"it does prove an entertaining spectacle in IMAX, especially during its blistering opening and 100mph fight sequences"

Matthew Vaughn returns to direct the sequel to 2014’s surprise hit that parodied Bond subtly enough to forge its own identity whilst being on the nose enough as suitable pastiche.

In Kingsman: The Golden Circle, we pick up after the events of the first film have concluded, settled, and our heroes have gotten themselves together after the loss of Colin Firth’s Harry.

Now, Eggsy (Taron Egerton) has moved into Harry’s role and no sooner has the movie begun we are thrown into an elaborate car chase through the semi-busy streets of London. Suffice to say the opening action sequences races into fifth gear but it’s all a little clumsily shot and overlong.

And that pretty much sums up Kingsman: The Golden Circle. It’s constantly in the shadow of the first movie as it tries to outdo it at every turn but never quite manages to. That’s not to say it doesn’t go all out in its attempts: it does and to a really obvious extent.

It’s bigger, louder, faster, longer, but most certainly not stronger than its predecessor, which is a massive shame considering the expectation. Kingsman: The Secret Service was a pleasant surprise. It didn’t look like much in its trailer but the film itself was strong and it worked. It’s disappointing that Vaughn panicked and tried to go bigger and better in the most overt manner that it loses any grace and intelligence it wants to embody.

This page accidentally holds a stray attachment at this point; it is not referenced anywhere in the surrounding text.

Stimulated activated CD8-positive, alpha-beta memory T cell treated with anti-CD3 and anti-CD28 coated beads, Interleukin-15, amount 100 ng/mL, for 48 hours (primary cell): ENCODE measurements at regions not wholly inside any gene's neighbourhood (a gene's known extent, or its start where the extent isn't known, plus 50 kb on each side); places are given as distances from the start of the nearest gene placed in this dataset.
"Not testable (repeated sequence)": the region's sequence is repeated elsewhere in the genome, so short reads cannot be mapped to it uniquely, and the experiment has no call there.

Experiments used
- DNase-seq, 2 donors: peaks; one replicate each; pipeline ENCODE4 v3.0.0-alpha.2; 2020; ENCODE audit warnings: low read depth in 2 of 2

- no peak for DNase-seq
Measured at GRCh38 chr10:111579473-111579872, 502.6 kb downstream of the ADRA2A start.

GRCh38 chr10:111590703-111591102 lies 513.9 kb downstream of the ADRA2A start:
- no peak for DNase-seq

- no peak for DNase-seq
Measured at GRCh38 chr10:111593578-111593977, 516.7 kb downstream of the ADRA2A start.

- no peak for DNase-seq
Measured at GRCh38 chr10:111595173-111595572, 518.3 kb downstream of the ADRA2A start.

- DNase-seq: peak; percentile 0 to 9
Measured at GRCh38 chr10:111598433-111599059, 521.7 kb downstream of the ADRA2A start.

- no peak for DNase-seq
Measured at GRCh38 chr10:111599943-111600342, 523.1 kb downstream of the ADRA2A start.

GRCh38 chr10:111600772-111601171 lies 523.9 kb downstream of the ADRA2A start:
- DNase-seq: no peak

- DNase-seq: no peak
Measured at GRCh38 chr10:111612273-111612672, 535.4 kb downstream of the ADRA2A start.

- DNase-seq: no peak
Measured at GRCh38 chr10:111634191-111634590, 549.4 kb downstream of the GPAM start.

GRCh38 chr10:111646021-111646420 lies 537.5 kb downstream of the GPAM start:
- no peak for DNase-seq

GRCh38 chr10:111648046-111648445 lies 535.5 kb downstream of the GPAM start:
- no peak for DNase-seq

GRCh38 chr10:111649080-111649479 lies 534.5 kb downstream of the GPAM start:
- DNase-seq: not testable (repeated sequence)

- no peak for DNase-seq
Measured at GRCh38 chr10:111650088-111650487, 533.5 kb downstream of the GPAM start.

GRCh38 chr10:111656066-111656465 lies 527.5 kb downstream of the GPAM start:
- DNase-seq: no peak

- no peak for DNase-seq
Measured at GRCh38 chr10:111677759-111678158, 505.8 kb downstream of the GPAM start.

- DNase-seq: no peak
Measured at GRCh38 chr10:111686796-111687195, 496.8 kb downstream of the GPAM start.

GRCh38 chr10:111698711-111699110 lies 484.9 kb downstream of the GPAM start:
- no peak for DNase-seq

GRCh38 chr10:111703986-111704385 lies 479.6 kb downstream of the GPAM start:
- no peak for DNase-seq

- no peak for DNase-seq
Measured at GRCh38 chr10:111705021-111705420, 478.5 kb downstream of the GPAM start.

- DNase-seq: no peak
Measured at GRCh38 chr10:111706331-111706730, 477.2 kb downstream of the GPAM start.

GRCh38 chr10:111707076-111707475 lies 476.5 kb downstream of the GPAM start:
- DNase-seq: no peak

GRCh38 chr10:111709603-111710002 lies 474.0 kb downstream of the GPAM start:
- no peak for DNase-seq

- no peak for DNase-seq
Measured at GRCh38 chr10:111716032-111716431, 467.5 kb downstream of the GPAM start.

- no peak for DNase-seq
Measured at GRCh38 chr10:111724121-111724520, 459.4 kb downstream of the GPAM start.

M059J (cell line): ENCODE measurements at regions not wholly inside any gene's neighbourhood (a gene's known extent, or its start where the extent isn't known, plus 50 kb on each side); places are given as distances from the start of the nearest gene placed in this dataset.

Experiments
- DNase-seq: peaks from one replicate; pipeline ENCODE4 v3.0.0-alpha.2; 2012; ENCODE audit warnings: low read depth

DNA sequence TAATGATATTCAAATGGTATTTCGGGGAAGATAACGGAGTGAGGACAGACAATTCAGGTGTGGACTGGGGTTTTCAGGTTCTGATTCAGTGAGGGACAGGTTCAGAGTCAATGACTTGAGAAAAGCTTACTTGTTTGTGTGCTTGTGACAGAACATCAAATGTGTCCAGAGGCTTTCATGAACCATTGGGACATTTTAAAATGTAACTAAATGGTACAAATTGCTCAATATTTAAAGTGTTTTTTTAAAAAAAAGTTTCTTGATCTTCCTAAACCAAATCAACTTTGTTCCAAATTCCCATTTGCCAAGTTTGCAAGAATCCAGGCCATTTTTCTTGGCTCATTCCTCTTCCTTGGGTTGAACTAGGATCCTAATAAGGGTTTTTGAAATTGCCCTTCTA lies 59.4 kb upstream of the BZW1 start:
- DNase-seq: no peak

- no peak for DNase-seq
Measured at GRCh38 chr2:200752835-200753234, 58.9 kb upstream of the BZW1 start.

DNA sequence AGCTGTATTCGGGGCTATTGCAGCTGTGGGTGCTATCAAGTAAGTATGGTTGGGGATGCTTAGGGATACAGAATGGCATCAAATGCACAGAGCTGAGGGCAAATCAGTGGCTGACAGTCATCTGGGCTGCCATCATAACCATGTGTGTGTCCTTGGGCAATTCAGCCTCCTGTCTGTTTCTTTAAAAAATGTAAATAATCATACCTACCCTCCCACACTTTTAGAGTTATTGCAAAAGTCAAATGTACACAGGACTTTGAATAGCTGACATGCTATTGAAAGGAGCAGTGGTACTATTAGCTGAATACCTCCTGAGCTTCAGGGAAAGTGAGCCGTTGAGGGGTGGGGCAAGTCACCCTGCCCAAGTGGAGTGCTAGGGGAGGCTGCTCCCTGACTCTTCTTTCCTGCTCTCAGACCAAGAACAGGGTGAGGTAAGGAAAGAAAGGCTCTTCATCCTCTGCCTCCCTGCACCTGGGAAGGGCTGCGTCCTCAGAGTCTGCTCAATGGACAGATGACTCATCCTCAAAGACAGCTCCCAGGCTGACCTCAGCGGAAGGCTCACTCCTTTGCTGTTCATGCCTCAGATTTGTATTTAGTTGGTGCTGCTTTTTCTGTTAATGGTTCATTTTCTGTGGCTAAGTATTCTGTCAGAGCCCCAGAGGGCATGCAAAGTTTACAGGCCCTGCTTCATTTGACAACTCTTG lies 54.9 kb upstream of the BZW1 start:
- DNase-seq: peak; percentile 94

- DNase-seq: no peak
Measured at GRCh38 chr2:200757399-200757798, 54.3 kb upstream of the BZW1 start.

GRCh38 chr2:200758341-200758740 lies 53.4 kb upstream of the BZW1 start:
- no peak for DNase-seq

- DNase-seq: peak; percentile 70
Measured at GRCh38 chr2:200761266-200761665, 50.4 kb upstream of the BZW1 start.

Along the way it’s funny, especially when we’re introduced to our new characters like Channing Tatum's Tequila and Julianne Moore's Poppy. Mark Strong’s return as Merlin is a welcomed one, but in regards to the former two they’re woefully underused and you forget, in Tatum’s case, that he even exists. Similarly, and perhaps most unforgivable, is how Jeff Bridges is shoehorned into the story – why employ a multi-Oscar winner if you’re not going to use him? It’s Jeff Bridges for god’s sake! Pedro Pascal's Whiskey is perhaps the only addition that’s incorporated into the story well, but there’s all a little too much going on to really appreciate him.

Overall, this sequel doesn’t land and throws in some horribly gross sexual jokes and a lot of faff leading up to its inevitable finale.

Regardless of Kingsman’s sequel being somewhat lacklustre, it does prove an entertaining spectacle in IMAX, especially during its blistering opening and 100mph fight sequences.